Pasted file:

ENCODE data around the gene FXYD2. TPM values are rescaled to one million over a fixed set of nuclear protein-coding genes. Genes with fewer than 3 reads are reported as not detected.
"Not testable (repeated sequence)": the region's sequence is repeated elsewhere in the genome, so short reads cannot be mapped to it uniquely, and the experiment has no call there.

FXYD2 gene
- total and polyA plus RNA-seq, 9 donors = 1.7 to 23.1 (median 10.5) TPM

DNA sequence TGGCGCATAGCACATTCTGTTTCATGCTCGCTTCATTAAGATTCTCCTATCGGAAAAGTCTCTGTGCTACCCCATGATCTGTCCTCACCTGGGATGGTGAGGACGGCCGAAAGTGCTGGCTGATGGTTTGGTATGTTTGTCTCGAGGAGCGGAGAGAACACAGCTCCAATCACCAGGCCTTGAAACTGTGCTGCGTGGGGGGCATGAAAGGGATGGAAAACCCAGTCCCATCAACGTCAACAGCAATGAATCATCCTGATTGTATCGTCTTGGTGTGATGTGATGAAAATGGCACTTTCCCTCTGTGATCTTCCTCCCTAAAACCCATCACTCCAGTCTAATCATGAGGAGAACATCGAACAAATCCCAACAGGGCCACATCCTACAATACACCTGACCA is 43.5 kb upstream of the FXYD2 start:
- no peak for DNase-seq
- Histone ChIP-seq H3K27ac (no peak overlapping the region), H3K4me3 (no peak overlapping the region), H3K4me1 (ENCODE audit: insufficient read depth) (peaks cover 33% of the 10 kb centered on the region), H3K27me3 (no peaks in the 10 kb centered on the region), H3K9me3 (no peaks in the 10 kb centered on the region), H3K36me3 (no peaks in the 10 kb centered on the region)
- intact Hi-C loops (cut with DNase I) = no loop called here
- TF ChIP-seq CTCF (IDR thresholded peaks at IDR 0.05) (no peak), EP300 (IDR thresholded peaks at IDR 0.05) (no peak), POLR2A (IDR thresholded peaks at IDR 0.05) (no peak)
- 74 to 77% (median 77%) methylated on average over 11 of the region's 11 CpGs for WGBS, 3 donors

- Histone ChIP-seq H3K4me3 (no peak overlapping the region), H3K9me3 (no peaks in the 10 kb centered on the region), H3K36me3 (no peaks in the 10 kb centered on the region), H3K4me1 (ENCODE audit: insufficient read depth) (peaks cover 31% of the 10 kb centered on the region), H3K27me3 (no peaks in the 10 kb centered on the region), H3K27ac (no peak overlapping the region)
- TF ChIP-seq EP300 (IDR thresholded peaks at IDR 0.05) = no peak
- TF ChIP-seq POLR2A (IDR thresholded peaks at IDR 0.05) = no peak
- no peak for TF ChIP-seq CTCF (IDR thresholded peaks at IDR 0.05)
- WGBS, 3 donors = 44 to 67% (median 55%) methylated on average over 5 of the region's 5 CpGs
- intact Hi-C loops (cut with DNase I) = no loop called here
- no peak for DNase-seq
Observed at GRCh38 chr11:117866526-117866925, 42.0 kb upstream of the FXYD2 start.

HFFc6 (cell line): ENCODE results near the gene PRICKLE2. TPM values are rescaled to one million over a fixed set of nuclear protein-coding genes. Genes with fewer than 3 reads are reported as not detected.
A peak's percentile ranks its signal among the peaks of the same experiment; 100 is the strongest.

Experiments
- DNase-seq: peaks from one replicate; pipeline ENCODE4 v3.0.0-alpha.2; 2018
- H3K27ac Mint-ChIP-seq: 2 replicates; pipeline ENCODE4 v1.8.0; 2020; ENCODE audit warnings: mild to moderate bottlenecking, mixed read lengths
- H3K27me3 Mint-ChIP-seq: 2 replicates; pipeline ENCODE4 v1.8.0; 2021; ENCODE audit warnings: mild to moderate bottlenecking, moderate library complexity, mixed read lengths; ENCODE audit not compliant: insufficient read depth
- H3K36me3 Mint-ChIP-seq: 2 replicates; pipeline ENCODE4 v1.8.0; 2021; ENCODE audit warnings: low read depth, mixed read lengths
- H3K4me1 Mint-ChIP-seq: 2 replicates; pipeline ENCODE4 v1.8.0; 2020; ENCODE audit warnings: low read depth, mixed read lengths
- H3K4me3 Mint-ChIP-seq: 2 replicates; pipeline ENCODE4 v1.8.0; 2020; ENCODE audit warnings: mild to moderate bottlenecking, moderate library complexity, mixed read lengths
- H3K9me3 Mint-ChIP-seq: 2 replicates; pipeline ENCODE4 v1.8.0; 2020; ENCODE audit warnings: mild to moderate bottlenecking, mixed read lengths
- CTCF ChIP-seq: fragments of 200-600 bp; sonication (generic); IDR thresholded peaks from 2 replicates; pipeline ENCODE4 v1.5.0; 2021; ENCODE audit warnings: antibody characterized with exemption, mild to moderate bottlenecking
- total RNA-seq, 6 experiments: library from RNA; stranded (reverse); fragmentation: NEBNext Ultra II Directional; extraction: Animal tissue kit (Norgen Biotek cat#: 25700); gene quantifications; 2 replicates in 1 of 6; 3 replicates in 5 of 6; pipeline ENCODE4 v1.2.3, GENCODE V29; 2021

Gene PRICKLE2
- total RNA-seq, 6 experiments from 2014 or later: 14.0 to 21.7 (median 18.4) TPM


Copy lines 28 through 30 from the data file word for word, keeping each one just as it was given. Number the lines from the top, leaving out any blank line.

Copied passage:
- H3K9me3 Mint-ChIP-seq: 2 replicates; pipeline ENCODE4 v1.8.0; 2020; ENCODE audit warnings: mild to moderate bottlenecking, mixed read lengths
- CTCF ChIP-seq: fragments of 200-600 bp; sonication (generic); IDR thresholded peaks from 2 replicates; pipeline ENCODE4 v1.5.0; 2021; ENCODE audit warnings: antibody characterized with exemption, mild to moderate bottlenecking
- total RNA-seq, 6 experiments: library from RNA; stranded (reverse); fragmentation: NEBNext Ultra II Directional; extraction: Animal tissue kit (Norgen Biotek cat#: 25700); gene quantifications; 2 replicates in 1 of 6; 3 replicates in 5 of 6; pipeline ENCODE4 v1.2.3, GENCODE V29; 2021